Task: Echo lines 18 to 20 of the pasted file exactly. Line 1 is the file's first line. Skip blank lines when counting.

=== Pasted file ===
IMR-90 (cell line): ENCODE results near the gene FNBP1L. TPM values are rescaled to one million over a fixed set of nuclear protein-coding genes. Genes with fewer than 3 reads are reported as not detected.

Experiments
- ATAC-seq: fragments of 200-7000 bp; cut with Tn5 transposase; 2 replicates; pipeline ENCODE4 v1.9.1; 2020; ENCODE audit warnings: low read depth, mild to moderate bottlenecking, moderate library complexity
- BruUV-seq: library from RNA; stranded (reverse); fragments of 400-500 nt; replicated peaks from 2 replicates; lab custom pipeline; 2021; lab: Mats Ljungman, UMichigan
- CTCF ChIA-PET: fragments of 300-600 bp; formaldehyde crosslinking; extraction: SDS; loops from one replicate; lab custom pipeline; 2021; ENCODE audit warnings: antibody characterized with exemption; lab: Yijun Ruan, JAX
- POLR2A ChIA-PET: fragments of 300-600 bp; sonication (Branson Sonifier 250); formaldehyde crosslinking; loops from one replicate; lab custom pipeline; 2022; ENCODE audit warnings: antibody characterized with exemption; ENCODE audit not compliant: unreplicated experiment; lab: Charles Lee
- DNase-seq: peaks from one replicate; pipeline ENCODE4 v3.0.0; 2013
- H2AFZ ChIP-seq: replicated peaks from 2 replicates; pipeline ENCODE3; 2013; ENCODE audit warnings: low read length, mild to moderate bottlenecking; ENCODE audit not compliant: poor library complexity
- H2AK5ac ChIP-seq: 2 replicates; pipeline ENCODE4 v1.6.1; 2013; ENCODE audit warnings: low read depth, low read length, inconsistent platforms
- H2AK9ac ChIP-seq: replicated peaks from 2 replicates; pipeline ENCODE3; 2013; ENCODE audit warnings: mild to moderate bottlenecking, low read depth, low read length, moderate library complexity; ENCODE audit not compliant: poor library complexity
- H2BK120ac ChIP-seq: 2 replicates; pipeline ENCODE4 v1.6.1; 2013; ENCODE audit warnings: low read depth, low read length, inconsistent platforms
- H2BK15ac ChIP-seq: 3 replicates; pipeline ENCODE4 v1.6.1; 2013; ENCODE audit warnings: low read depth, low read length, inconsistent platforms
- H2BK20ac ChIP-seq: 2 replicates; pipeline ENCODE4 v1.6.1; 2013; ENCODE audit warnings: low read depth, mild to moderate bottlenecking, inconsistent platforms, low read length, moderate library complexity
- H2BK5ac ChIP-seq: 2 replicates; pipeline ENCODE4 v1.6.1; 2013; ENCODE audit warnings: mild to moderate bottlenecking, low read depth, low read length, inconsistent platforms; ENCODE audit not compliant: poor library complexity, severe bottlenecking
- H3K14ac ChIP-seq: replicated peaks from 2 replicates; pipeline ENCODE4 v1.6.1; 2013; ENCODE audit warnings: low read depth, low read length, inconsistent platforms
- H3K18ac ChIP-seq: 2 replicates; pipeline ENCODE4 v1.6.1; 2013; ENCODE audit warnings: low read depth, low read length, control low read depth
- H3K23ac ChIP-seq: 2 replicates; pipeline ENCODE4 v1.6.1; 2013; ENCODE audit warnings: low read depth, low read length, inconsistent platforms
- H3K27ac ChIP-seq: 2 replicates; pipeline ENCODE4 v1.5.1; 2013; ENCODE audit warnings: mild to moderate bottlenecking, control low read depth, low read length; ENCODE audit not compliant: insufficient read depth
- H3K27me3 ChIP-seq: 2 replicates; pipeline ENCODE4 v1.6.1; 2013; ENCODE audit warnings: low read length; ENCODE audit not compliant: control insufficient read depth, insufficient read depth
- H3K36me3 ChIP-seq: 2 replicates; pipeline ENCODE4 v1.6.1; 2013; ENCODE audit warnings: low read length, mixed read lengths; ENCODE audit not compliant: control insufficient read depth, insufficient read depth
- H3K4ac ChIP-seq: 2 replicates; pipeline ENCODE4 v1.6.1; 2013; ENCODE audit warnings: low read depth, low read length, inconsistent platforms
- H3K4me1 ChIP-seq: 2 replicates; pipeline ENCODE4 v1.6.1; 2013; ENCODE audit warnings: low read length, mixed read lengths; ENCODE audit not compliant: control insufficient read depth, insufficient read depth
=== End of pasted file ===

- H3K27ac ChIP-seq: 2 replicates; pipeline ENCODE4 v1.5.1; 2013; ENCODE audit warnings: mild to moderate bottlenecking, control low read depth, low read length; ENCODE audit not compliant: insufficient read depth
- H3K27me3 ChIP-seq: 2 replicates; pipeline ENCODE4 v1.6.1; 2013; ENCODE audit warnings: low read length; ENCODE audit not compliant: control insufficient read depth, insufficient read depth
- H3K36me3 ChIP-seq: 2 replicates; pipeline ENCODE4 v1.6.1; 2013; ENCODE audit warnings: low read length, mixed read lengths; ENCODE audit not compliant: control insufficient read depth, insufficient read depth